With Extension Maths, Physics, Biology and Chemistry all part of her HSC study load, Veronica Wenn is among a new wave of young women primed to follow their interest in a scientific career.
To this, the Year 12 student at St Clare’s College Waverley has added valuable exposure to the practical side of STEM-based work through the University of NSW Women in Engineering Camp.
Veronica was one of 100 young women from across Australia selected for the week-long camp during the January school holidays.
It exposed participants to biomedical and petroleum engineering workshops, networking opportunities with industry professionals, and site visits to places including NSW Transport and the naval base HMAS Waterhen.
“It was pretty amazing,” Veronica said.
“When I told my mum I was going to a women in engineering camp she was really happy for me because she didn’t have any opportunities like that when she was younger.
“All of the site visits were emphasizing ‘we want you to do engineering – pursue that career and we will hire you’. They are looking for women to enter the field.”
I enjoy Science and Maths – I like that they are practical.
Veronica also worked in a group of six to design a system to provide clean drinking water to rural regions of India and present a three-minute pitch of their idea.
“India is about 60 per cent agricultural land, and there is runoff that affects the drinking water in smaller rural towns. We came up with a water tank that would pump water using solar powered energy.
“The water goes into a tank and is filtered through sand to get out the bigger pollutants, then uses chlorine tablets to disinfect the water and UV lights to disinfect the water even further. It’s safe to drink after that.”
Students were paired with a current UNSW engineering student to be their ‘house mother’ for the week and help them with their activities.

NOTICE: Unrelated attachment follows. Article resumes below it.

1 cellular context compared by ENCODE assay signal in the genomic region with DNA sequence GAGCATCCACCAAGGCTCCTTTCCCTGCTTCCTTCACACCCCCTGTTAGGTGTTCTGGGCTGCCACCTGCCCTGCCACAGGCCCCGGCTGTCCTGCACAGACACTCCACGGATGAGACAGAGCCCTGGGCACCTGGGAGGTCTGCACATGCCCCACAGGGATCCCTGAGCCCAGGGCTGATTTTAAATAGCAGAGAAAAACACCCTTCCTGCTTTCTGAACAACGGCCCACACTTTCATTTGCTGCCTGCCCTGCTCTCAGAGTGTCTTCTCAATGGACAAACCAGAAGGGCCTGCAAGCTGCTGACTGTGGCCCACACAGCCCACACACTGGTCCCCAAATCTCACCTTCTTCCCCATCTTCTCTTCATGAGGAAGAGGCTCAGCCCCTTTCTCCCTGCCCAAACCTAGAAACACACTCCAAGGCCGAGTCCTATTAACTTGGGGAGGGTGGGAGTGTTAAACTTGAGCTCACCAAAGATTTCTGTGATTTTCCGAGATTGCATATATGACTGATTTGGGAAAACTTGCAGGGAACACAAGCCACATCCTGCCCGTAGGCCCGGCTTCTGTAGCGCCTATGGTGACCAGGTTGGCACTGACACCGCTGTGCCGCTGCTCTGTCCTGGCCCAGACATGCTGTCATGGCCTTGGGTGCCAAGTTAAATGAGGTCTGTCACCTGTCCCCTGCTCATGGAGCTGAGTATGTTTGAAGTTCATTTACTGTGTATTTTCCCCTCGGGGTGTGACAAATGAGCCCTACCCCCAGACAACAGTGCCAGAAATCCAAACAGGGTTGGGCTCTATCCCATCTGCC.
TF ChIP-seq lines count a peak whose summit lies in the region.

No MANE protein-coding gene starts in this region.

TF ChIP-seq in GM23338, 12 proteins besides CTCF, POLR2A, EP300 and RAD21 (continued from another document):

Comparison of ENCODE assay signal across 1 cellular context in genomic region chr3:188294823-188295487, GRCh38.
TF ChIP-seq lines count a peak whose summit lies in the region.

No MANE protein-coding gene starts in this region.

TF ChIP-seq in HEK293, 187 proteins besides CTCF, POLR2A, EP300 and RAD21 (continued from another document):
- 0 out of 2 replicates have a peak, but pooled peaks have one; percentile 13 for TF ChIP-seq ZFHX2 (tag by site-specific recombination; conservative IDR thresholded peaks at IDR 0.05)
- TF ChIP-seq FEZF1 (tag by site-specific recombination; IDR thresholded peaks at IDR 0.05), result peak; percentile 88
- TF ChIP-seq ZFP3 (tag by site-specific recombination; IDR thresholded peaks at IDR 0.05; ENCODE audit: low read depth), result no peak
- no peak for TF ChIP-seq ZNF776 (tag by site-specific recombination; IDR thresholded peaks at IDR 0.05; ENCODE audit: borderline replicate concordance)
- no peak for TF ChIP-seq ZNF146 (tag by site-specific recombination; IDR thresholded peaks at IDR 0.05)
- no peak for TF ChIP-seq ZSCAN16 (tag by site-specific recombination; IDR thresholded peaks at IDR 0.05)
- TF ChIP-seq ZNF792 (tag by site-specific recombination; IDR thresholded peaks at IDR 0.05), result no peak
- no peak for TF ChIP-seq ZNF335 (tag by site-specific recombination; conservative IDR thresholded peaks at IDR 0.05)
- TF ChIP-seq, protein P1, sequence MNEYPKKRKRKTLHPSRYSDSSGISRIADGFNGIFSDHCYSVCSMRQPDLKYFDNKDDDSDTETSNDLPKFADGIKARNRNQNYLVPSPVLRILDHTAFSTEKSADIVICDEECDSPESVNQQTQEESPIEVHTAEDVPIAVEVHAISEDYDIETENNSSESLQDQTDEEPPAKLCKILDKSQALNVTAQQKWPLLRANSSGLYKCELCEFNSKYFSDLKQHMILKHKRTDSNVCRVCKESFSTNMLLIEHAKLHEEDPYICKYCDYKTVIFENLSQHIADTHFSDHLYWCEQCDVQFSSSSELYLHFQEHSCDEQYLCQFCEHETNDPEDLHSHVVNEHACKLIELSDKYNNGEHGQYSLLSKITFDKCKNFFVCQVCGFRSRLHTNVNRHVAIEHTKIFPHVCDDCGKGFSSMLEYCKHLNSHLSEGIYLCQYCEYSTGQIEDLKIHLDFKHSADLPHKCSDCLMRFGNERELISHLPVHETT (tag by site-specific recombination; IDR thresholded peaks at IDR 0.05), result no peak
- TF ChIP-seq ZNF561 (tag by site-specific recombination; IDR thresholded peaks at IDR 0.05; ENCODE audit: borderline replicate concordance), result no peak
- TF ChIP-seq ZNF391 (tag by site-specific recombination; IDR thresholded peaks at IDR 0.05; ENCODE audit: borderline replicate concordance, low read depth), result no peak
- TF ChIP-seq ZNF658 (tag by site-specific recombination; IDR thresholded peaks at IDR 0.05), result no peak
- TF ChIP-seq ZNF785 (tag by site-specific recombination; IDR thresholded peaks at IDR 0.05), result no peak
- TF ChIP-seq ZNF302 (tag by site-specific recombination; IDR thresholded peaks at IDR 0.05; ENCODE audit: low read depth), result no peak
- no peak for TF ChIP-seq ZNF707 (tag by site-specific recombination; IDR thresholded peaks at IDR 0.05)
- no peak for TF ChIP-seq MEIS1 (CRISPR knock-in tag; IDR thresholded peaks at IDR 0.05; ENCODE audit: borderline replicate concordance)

Veronica said the experience was an eye-opener, and plans to study biomedical or mechanical engineering when she graduates.
“I was told that a lot of companies look at an engineering degree in a positive light,” Veronica said.
“They see that you have the ability to problem-solve as well as the skills from your degree.
“I enjoy Science and Maths. I like that they are practical and that there is an answer you can figure out and apply to real-world applications.”
You can’t really dream of something that you can’t see.
Veronica’s first exposure to university Science was a work experience program in 2017 that allowed her to shadow PhD candidates and professors at the UNSW Centre for Quantum Computation and Communication Technology.
There she presented a thesis on dilution refrigerator that cools down quantum ships to 2018 Australian of the Year Michelle Simmons, who was recognised for her pioneering work in quantum computing and vocal support of encouraging gender parity in science and math-based careers.
Veronica was told about the quantum program by a teacher at school, but said most opportunities were not well publicised. She said it was important to see women like Professor Simmons excelling in Science careers.
“It’s super important, especially because you don’t see a lot of women up there,” she said. “You can’t really dream of something that you can’t see.”
“She’s so intelligent and really humble and nice – I look up to her a lot. It’s also good to have people encouraging you to do these things. I really want to encourage other girls to look for opportunities.”